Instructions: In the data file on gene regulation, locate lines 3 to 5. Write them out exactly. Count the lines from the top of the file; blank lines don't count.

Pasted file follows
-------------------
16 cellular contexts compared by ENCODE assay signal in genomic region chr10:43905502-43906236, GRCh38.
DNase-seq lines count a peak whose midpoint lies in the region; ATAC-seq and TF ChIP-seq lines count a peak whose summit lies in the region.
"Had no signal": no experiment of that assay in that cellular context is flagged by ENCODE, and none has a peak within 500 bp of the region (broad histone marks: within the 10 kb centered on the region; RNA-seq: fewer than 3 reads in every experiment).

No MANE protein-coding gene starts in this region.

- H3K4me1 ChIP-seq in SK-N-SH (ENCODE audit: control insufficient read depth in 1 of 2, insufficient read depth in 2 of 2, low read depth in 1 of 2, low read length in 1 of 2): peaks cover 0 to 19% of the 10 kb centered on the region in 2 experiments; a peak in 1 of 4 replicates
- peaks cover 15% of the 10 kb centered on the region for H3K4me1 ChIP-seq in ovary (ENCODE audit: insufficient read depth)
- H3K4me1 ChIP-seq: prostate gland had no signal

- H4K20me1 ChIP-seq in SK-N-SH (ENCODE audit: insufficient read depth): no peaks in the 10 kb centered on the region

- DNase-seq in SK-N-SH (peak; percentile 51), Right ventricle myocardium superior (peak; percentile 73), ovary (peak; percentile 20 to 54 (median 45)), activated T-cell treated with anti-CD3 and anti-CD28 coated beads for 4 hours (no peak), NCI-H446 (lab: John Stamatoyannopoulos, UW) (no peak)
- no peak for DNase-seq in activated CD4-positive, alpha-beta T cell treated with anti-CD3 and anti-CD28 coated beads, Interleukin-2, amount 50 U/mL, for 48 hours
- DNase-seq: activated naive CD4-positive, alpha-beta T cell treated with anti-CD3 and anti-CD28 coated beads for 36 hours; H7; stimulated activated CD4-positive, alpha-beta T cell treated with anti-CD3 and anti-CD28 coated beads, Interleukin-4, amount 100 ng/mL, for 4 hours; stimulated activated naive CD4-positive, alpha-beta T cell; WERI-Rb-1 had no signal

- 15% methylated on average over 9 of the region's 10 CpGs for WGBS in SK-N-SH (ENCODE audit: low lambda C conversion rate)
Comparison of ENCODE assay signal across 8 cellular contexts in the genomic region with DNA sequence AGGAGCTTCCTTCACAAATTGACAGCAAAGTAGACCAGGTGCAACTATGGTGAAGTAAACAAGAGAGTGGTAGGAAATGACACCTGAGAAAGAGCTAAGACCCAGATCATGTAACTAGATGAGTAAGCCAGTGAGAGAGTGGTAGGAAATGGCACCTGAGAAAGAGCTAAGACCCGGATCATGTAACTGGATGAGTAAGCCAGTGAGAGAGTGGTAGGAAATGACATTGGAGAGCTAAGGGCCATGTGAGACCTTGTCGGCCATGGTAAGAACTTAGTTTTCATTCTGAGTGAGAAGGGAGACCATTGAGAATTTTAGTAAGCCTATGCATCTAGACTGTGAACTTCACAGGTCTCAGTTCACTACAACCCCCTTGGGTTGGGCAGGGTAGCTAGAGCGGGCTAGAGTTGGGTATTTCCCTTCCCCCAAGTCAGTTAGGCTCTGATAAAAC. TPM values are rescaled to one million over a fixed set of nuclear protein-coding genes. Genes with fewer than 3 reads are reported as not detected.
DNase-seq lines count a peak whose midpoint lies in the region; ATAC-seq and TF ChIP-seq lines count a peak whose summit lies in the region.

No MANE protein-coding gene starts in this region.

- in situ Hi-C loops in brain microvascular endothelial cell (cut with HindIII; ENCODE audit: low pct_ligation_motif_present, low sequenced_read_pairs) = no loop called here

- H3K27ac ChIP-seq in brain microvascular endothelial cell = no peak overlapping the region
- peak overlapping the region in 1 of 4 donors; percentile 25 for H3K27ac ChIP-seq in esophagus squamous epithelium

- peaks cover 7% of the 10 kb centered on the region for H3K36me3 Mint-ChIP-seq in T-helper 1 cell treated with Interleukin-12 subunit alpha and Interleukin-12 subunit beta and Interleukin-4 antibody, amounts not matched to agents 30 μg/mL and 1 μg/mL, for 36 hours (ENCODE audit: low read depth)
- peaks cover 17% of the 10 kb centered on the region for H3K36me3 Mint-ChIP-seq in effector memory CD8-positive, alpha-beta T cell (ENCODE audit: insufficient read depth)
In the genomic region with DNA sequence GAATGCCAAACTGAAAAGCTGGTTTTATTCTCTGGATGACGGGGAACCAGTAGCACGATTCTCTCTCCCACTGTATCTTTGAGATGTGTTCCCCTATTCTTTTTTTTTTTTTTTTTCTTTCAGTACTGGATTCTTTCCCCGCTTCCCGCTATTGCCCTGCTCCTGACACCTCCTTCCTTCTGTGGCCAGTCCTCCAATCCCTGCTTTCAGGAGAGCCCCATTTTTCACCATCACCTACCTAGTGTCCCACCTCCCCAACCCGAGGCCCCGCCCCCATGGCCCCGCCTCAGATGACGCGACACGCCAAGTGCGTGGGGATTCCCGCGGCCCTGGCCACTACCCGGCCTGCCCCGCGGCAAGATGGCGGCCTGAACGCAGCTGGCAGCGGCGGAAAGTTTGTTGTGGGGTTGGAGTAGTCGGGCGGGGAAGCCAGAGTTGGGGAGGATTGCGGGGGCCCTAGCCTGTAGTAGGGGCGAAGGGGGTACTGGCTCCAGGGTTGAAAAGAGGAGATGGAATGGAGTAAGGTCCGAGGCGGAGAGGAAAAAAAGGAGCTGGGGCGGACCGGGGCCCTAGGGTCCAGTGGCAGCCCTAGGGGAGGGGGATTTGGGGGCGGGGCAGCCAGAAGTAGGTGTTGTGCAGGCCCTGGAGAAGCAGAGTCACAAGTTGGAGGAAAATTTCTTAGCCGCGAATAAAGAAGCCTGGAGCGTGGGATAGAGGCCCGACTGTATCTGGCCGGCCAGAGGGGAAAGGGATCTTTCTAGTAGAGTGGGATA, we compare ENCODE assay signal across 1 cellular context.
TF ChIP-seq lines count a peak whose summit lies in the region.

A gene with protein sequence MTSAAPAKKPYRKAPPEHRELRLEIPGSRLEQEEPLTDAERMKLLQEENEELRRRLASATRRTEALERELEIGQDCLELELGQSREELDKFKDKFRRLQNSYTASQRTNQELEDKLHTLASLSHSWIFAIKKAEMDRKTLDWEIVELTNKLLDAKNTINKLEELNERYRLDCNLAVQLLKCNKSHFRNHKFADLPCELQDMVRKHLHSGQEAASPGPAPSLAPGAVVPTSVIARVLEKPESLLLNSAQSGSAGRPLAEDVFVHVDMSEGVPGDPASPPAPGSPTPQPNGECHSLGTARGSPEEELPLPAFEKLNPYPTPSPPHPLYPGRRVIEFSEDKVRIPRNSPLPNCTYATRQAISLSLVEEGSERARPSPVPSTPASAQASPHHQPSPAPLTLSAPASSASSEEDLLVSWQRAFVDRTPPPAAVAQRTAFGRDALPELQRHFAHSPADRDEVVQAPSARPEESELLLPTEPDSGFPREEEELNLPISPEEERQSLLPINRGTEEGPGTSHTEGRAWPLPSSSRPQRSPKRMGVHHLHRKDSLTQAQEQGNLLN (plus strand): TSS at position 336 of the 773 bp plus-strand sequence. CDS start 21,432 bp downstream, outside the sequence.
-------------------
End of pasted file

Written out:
"Had no signal": no experiment of that assay in that cellular context is flagged by ENCODE, and none has a peak within 500 bp of the region (broad histone marks: within the 10 kb centered on the region; RNA-seq: fewer than 3 reads in every experiment).

No MANE protein-coding gene starts in this region.

- H3K4me1 ChIP-seq in SK-N-SH (ENCODE audit: control insufficient read depth in 1 of 2, insufficient read depth in 2 of 2, low read depth in 1 of 2, low read length in 1 of 2): peaks cover 0 to 19% of the 10 kb centered on the region in 2 experiments; a peak in 1 of 4 replicates